The Obama administration is preparing a new batch of sanctions against Iran to be announced in advance of upcoming nuclear talks in Turkey.
Barbara Slavin, last updated: December 17, 2010
Inter Press Service
The Barack Obama administration is preparing a new batch of sanctions against Iran to be announced next week in advance of nuclear talks in Turkey.
Two Iran experts in Washington who are usually well briefed about U.S. Iran policy said more Iranian officials would be designated as abusers of human rights on top of eight sanctioned earlier this year. That would deny them the right to travel to the U.S. and freeze any assets they might hold in this country.
Gary Samore, White House coordinator on non-proliferation, told a neoconservative organisation, the Foundation for Defense of Democracies, last week that the U.S. would "maintain and even increase pressure" against Iran so long as negotiations produced no progress on curbing Iran's nuclear programme.
Asked by IPS if that meant new punishments before a meeting expected in January in Istanbul, Samore said, "I think it would be an important message to send to take additional measures."
U.S. officials have described two days of talks with Iran in Geneva last week – the first in more than a year - as underwhelming. Samore said there had been "no visible progress".
Another U.S. official, who spoke on condition of anonymity, said the Iranian delegation, led by national security adviser Saeed Jalili, spent most of the time in "political posturing". Unlike last year's session, there was no one-on- one meeting between Jalili and the top U.S. representative, undersecretary of State Bill Burns.
However, U.S. officials remain hopeful that at the least, sanctions will slow Iran's nuclear progress, and at best, change Iran's cost-benefit analysis regarding a programme with potential military applications.
"I believe that if the cost is high enough, they will accept suspension" of their uranium enrichment programme, Samore said last week.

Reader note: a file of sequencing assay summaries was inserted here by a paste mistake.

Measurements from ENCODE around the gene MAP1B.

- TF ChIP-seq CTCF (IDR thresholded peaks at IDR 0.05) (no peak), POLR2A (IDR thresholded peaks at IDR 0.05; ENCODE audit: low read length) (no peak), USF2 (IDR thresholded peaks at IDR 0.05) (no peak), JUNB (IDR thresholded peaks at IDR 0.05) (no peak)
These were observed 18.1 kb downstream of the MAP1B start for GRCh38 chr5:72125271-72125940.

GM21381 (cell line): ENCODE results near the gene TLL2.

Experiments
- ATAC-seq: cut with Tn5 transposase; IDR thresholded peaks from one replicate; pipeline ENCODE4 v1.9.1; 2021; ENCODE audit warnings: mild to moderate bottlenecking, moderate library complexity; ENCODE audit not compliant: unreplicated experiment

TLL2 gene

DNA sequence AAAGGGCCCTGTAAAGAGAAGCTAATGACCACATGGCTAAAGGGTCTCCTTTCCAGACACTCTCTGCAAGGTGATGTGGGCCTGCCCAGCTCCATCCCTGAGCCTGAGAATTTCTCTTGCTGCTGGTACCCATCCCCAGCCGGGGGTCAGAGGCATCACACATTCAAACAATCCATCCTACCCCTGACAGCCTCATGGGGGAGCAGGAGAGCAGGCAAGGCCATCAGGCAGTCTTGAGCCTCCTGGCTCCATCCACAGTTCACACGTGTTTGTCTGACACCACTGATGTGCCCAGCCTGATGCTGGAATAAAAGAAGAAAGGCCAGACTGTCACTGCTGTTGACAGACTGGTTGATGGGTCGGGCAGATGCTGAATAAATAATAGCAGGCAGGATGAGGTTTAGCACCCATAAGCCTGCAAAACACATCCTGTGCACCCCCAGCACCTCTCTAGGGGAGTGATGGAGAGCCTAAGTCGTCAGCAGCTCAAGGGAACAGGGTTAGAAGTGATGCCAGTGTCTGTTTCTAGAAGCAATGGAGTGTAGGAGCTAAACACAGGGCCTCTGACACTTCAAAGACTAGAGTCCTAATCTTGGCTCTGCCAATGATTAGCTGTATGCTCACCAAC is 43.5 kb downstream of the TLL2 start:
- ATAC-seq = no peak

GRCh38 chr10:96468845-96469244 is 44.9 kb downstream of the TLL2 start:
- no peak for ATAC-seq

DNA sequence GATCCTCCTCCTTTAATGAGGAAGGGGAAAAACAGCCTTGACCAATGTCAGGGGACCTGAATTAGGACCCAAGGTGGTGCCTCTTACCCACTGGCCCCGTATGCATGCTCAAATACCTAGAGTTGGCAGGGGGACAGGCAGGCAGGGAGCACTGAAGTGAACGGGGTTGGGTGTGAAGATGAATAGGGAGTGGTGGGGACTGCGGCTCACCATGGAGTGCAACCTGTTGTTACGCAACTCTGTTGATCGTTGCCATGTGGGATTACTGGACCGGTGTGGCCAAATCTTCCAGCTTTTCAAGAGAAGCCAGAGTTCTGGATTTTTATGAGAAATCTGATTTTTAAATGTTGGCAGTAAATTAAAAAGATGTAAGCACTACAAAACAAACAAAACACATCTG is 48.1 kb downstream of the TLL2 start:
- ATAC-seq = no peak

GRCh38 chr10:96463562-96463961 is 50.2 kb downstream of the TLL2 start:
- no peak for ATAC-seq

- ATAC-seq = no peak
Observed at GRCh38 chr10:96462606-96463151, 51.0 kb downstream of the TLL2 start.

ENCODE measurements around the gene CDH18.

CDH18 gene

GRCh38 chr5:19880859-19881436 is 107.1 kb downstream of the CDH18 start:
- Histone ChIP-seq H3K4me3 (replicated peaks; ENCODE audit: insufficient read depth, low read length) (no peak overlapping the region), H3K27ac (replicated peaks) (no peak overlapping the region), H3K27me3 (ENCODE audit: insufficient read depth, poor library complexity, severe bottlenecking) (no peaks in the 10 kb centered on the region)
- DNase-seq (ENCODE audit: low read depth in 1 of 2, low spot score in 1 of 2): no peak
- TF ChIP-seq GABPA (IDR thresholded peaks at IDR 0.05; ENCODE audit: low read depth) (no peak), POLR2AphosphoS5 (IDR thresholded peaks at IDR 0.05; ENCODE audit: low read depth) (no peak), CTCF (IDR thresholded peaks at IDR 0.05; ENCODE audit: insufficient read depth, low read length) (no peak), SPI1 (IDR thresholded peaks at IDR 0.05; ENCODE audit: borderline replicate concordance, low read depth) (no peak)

Iranian officials have given no indication of such flexibility. In fact, President Mahmoud Ahmadinejad has said repeatedly that he will not suspend enrichment of uranium, which has given Iran a stockpile of more than 3,000 kilogrammes of lightly processed nuclear fuel.
U.S. officials this week were trying to understand what impact if any the forced exit of Iranian Foreign Minister Manuchehr Mottaki would have on negotiations.
Mottaki is to be replaced by Ali Akbar Salehi, the head of Iran's Atomic Energy Organisation. Educated in the United States at M.I.T., Salehi is certainly well versed in nuclear matters. But the abrupt manner of his appointment – while Mottaki was on a diplomatic mission in Africa - has further alienated Iranian conservatives who are increasingly worried by President Mahmoud Ahmadinejad's consolidation of power and who blocked a tentative nuclear deal last year.
Trita Parsi, head of the National Iranian American Council and a scholar at the Woodrow Wilson International Center for Scholars, called the substitution of Salehi for Mottaki "a mixed bag". If Iran is serious about a resolution of the nuclear dispute, Salehi could be an asset, Parsi said, but he might be weaker on other issues.
There was a flurry of negative reaction to the move even in Iran's highly restricted press. This is despite the fact that Mottaki has been more spokesman than player in Iranian foreign affairs throughout his five-year tenure and especially since disputed 2009 presidential elections.
At a conference in Bahrain earlier this month, he literally ran away from U.S. Secretary of State Hillary Rodham Clinton. At the same time, he described as positive Clinton's remarks that Iran might be allowed to enrich uranium at some point in the future – if it satisfied international concerns.